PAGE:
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Expert Advice on Eating at 1WTC's Restaurants: Don't Do it

 The food at 1WTC is overpriced and underwhelming, according to an Eater review.
The food at 1WTC is overpriced and underwhelming, according to an Eater review.
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DNAinfo/Irene Plagianos

There are three places to eat at One World Observatory, the soaring perch atop One World Trade Center, and they all have two things in common: the views are spectacular, and the food is not.

That’s the takeaway from Eater’s funny and, well, biting, review of what they characterize as the overpriced and underwhelming food options you’ll find 1,250 feet up in the air.

There’s fine dining, a bar with small bites and a grab-and-go area — and “you probably shouldn’t eat at any of them” writes Eater’s Ryan Sutton. All the food is operated by Legends, a hospitality company that runs concessions at big sports arenas, like Yankee Stadium.

Setting the foundation for steep price complaints: even if you just want to go to the restaurant or bar, you still have to pay $32 (the fee for entry to the observatory) to get in.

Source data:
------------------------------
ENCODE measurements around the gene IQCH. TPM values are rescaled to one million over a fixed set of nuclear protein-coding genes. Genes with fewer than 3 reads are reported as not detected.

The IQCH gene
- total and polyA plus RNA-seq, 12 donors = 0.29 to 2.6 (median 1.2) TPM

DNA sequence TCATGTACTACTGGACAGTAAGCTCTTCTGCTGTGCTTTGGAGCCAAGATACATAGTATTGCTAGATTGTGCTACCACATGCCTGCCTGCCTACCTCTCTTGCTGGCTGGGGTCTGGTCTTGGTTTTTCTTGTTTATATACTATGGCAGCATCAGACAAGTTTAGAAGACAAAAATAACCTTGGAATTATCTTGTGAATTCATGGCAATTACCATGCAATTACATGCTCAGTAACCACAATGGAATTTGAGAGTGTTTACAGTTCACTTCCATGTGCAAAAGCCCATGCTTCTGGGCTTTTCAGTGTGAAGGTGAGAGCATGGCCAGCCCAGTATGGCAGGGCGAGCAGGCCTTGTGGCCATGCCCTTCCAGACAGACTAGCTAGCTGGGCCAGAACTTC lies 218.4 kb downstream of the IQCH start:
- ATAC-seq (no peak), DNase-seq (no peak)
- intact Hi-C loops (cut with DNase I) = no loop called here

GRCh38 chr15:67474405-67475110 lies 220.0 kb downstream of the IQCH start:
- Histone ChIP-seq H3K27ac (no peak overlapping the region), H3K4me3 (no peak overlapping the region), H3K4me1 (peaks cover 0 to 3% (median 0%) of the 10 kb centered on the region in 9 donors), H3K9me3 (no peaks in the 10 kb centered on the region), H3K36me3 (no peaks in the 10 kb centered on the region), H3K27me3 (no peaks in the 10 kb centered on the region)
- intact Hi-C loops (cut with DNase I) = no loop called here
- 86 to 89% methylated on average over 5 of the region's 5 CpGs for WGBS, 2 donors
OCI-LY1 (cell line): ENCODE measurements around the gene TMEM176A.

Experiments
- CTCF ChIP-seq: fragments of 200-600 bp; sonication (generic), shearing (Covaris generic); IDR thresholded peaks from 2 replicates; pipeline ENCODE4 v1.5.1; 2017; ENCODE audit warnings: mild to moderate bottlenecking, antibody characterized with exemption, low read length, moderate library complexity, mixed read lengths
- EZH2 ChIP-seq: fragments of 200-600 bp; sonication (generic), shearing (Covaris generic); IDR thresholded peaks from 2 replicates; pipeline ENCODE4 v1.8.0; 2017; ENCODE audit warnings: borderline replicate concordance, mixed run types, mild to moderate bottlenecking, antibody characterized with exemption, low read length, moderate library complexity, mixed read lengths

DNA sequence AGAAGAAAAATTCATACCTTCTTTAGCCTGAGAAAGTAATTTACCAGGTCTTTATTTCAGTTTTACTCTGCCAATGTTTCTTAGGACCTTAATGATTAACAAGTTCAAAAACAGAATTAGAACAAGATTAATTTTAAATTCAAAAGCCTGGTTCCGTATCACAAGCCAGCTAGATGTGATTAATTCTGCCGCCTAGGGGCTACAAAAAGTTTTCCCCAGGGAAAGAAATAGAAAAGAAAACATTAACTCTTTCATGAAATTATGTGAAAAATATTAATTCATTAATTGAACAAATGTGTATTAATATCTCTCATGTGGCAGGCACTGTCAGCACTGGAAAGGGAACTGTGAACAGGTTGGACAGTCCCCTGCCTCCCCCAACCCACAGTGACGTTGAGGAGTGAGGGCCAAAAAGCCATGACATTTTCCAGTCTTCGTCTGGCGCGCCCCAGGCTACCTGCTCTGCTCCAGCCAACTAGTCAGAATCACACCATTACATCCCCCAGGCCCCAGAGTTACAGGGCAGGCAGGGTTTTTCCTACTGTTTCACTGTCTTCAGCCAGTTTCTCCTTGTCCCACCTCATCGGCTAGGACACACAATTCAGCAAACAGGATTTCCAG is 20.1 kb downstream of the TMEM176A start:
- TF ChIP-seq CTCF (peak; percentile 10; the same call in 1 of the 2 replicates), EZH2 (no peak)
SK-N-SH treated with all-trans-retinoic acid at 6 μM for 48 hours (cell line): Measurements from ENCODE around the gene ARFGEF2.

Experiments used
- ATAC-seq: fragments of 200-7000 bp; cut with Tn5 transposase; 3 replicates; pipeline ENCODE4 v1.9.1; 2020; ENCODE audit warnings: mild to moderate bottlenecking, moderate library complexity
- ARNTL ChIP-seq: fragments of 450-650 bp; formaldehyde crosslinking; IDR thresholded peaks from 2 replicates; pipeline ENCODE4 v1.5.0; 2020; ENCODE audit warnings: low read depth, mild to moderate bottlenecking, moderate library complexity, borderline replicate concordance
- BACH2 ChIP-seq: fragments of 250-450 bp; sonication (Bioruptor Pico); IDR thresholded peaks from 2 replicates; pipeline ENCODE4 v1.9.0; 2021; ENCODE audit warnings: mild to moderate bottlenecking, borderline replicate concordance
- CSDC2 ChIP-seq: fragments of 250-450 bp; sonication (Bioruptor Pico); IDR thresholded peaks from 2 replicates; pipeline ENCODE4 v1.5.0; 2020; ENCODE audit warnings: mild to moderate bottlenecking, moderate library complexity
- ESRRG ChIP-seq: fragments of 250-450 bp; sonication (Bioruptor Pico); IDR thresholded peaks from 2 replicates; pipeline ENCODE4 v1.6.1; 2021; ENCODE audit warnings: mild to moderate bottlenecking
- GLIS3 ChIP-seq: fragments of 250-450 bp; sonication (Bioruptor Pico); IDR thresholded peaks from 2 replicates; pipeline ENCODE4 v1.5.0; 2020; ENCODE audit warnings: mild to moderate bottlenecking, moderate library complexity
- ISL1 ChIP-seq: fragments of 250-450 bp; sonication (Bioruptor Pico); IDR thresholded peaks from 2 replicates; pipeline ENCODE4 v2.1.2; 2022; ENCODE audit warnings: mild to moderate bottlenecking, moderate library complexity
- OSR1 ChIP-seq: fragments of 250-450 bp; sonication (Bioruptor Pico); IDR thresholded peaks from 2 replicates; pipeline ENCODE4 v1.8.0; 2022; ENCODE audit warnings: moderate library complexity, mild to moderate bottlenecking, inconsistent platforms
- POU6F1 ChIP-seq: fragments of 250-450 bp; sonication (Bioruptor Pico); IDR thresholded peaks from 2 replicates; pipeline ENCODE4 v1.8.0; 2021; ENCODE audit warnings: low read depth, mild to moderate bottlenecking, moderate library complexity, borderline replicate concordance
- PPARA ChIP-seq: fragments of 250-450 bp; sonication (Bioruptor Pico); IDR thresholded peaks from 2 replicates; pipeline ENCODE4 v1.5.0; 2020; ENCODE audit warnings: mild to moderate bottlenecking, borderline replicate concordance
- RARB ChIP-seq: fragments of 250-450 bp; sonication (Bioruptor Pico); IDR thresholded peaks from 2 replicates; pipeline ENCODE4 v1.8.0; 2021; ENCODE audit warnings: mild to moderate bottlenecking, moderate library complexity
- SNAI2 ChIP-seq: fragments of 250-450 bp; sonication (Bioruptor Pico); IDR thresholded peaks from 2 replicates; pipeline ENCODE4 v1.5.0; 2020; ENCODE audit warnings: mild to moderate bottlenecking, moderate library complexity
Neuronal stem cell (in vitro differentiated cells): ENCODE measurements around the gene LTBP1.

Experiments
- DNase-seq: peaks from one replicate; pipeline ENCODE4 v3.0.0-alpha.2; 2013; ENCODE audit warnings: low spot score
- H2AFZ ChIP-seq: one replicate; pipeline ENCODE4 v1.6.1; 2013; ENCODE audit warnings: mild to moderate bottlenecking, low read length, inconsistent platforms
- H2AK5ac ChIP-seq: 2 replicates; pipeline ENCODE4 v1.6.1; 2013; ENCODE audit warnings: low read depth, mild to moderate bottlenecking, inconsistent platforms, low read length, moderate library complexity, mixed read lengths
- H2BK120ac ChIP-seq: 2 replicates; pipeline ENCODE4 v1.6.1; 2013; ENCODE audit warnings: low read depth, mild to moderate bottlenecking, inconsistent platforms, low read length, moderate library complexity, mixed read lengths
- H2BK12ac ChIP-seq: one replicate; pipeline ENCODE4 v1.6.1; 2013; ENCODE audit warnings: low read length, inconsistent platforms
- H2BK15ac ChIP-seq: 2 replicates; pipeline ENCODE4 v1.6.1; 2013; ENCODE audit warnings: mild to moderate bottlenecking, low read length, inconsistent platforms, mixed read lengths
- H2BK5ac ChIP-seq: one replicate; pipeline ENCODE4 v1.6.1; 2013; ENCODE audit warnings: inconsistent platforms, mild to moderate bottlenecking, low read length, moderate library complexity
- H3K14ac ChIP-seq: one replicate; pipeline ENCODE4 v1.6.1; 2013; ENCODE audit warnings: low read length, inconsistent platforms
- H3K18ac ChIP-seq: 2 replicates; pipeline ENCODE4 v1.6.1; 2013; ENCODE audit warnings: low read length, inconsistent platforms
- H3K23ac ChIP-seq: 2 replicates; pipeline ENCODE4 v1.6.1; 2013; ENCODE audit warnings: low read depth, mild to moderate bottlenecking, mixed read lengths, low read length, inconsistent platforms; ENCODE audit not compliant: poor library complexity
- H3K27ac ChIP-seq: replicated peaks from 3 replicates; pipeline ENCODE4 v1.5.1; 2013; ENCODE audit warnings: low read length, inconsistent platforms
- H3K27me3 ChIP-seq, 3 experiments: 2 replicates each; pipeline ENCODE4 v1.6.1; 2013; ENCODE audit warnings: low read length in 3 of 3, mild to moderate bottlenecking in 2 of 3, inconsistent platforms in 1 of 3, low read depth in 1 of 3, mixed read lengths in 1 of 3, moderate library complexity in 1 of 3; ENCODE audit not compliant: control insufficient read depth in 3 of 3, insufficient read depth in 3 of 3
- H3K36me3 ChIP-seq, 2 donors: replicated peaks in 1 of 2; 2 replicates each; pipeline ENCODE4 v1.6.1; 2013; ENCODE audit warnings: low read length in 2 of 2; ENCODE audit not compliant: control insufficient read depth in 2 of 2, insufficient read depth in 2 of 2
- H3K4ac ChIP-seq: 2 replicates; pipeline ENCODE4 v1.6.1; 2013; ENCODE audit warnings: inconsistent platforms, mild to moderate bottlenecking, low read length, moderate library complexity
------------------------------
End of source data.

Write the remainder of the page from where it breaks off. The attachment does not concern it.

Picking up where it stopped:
Here are some highlights from the review (and, of course, low points for the food).

On the overpriced food and drinks at the One Mix Bar:

“One Mix serves 'handcrafted small plates and cocktails celebrating New York.' I suppose this explains why the margarita is dedicated to Corona, Queens, with its predominantly Latino population (really). Corona also happens to be one of the region's most affordable neighborhoods, and so the margarita at One Mix is affordably priced at $18. The tipple tastes of alcohol and sugar. And this is when you realize that the WTC's diluted Disney-approach approach to honoring the city's gastronomic diversity might not work.”

On the fast-casual One Café, which charges $5.44 for a bottle of water, he says diners should “avoid everything”

The fine dining isn't bad, it's just crazy overpriced, and not really fine-dining, according to Eater.

"This is expensive food without a narrative."

And in case you thought Eater saw anything redeeming about these places, rest assured, you'd be wrong. The kicker:

"...[T]he thought of an out-of-towner writing off New York's great dining scene after a shake down at our city's most recognizable new building is a notion that should trouble us all. The new restaurants at One World Trade aren't so much ambassadors for our shiny and safe city as they are the shady hustlers on the street corner."

So, um, bon appetit?